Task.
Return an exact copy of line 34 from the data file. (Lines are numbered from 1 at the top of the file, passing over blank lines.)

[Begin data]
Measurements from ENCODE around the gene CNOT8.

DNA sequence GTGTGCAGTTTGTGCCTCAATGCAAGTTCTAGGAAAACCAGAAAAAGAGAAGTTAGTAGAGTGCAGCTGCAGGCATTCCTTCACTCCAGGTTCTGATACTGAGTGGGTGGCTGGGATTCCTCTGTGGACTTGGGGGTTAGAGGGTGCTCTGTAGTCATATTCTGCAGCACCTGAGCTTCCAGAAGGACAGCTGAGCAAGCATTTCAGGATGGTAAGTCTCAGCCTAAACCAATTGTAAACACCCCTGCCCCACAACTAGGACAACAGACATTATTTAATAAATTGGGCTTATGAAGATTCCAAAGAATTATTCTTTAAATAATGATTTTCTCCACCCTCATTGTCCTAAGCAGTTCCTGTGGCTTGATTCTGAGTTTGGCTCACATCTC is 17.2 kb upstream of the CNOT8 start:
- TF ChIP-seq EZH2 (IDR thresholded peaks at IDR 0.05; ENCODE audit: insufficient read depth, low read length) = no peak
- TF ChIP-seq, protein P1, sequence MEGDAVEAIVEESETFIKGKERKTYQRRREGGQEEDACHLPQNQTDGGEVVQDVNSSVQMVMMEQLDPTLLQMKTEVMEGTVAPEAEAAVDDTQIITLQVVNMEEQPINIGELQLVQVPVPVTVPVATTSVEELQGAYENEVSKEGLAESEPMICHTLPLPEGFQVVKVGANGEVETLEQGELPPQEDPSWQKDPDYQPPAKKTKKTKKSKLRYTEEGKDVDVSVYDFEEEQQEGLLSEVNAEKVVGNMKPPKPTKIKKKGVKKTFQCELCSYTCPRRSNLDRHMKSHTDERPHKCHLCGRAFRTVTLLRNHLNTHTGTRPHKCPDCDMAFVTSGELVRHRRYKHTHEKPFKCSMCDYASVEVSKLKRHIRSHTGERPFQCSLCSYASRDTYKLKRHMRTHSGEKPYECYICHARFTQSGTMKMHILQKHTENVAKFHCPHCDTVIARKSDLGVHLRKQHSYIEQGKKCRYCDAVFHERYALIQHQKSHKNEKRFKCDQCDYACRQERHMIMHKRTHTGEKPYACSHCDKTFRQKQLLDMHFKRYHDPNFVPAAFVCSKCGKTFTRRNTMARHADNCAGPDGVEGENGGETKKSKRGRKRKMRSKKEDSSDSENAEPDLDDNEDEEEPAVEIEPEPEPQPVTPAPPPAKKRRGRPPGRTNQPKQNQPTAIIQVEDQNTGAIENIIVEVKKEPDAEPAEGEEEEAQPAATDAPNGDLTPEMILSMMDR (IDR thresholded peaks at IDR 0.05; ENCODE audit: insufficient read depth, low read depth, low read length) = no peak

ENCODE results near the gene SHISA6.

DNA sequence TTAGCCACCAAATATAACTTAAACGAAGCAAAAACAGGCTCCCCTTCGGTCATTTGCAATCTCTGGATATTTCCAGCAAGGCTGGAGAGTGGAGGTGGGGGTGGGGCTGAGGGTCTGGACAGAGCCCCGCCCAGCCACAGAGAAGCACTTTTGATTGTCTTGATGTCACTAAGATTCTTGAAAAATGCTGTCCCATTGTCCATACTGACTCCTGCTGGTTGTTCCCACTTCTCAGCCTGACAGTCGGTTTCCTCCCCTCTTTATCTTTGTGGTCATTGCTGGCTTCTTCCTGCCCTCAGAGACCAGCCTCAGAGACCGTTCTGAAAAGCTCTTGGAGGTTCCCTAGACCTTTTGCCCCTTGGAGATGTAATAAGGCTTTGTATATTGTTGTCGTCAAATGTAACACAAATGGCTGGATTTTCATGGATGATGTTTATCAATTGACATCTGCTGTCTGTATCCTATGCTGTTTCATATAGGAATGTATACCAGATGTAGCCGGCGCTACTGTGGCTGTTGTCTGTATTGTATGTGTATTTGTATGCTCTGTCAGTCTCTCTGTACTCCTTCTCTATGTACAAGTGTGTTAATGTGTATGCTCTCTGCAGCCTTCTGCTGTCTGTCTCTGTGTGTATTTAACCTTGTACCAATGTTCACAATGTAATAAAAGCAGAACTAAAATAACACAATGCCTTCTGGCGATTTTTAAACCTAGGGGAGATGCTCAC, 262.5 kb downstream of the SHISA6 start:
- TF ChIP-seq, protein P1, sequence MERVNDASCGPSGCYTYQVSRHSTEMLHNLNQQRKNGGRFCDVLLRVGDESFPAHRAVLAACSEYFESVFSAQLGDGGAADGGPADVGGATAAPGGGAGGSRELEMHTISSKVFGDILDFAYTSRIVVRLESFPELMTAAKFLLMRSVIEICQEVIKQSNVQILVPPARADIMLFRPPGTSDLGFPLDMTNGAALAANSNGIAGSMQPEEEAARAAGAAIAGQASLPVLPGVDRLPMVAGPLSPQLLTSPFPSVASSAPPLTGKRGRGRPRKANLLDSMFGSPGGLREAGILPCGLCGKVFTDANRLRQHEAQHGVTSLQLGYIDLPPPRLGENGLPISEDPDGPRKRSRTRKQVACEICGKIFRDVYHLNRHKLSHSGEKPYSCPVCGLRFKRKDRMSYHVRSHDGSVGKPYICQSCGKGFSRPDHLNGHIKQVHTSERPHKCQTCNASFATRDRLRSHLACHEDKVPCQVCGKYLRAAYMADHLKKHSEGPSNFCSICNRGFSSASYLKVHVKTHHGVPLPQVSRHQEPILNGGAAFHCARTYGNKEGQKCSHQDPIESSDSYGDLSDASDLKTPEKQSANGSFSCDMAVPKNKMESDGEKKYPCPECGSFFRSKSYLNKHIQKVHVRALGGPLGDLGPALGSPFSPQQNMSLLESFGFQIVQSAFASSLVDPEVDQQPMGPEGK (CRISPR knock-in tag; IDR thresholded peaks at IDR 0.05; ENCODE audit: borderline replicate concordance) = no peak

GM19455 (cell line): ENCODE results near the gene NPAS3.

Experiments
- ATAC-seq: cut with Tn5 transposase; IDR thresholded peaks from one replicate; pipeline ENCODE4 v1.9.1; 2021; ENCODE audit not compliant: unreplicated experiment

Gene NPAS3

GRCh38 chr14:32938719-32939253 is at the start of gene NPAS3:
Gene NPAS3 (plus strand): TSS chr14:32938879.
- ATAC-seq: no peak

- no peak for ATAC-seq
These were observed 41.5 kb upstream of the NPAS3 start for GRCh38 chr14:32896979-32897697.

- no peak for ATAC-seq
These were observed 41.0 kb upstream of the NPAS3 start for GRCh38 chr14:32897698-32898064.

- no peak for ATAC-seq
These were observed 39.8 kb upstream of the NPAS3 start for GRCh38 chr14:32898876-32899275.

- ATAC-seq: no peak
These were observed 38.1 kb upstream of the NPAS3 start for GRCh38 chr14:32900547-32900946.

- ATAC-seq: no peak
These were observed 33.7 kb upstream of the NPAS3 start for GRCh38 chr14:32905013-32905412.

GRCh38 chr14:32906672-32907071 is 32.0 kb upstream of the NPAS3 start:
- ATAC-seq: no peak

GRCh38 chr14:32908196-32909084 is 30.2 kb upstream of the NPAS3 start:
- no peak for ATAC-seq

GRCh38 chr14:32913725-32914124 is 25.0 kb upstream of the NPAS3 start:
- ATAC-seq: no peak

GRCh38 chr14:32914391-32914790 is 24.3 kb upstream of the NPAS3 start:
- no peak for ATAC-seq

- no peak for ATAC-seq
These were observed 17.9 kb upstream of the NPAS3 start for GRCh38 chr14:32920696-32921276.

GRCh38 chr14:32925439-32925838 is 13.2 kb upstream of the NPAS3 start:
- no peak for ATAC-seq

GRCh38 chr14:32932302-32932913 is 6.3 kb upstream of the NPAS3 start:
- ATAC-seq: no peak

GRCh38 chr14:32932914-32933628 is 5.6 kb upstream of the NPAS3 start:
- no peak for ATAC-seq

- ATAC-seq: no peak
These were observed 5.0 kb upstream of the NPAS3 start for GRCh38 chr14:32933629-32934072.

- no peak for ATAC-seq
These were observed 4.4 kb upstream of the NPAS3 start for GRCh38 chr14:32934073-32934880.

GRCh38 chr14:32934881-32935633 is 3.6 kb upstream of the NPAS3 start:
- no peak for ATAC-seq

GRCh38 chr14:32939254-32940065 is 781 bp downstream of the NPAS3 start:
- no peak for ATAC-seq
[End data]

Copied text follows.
These were observed 17.9 kb upstream of the NPAS3 start for GRCh38 chr14:32920696-32921276.